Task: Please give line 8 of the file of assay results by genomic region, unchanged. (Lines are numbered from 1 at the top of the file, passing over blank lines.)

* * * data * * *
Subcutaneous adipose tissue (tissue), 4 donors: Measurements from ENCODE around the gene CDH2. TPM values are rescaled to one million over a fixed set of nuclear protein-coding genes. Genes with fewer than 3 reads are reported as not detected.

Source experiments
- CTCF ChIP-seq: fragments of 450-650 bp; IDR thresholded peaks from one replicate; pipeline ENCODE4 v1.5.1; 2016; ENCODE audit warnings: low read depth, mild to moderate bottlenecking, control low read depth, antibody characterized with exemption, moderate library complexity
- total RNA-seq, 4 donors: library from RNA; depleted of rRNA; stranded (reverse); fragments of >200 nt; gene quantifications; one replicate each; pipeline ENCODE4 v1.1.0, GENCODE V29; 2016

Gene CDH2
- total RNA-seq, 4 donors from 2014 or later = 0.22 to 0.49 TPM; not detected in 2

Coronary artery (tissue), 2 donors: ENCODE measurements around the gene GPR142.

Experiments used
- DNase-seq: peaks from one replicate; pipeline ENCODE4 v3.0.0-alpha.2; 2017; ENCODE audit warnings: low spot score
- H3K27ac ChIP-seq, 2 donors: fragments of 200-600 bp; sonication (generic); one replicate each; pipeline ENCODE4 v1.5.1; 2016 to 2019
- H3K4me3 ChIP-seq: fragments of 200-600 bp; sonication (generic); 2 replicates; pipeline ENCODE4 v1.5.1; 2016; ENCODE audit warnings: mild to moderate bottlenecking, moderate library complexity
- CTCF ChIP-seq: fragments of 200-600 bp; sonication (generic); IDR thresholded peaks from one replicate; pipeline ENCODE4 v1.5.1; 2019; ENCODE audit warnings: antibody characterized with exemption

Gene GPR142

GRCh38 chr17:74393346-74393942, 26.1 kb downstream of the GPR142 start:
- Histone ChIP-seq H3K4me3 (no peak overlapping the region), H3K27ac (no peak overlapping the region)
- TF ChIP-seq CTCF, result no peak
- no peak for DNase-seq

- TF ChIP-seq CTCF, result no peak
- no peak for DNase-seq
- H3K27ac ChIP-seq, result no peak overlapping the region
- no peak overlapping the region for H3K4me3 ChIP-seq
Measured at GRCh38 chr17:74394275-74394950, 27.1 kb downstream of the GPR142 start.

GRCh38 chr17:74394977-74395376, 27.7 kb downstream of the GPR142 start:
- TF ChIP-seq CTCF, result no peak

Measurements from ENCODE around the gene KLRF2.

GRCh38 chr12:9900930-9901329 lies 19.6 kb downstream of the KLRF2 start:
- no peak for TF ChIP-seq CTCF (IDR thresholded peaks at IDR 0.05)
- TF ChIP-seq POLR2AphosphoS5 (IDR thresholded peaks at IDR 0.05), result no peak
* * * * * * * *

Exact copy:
Experiments used